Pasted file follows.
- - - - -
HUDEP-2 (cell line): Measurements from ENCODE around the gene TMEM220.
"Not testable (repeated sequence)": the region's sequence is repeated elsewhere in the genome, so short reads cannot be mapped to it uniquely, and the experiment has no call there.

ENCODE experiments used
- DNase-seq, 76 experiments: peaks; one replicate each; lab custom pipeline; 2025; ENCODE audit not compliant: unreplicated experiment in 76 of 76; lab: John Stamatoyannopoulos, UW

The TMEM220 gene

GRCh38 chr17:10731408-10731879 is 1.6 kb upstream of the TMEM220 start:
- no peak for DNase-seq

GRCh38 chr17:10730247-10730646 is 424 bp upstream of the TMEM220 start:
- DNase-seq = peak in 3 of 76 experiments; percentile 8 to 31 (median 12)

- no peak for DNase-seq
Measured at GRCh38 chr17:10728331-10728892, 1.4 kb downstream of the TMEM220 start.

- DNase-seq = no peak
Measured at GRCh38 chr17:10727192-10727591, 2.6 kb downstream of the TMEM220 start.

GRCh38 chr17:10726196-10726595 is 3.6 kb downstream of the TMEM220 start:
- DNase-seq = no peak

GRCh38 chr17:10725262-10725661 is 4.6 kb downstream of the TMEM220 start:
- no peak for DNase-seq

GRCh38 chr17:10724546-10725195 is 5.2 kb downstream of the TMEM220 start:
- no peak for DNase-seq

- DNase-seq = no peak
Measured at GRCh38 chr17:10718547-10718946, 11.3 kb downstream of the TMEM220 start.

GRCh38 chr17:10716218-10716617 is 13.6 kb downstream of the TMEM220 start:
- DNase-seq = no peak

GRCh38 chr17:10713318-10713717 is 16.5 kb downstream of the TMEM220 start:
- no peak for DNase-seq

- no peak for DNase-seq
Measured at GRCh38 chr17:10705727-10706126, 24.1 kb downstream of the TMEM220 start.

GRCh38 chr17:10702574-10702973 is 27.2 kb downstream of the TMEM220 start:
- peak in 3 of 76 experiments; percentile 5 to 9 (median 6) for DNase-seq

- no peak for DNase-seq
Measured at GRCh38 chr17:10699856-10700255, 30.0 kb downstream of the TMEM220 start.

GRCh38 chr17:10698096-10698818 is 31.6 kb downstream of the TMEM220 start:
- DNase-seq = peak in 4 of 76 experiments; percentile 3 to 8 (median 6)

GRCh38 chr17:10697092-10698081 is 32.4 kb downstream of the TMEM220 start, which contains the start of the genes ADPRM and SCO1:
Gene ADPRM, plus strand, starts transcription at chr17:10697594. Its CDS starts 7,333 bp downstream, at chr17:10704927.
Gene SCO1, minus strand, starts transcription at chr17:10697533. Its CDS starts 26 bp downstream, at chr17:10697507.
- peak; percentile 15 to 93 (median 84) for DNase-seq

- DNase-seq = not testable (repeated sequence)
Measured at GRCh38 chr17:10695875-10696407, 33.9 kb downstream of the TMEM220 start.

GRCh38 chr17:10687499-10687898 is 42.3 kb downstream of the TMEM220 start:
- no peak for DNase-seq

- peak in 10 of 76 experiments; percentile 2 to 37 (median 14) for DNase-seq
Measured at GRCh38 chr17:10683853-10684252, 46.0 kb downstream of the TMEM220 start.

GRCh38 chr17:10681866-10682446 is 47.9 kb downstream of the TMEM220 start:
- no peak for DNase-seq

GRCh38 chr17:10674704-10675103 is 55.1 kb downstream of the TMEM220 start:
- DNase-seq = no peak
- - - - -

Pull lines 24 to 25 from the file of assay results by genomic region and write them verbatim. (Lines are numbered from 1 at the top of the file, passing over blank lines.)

GRCh38 chr17:10713318-10713717 is 16.5 kb downstream of the TMEM220 start:
- no peak for DNase-seq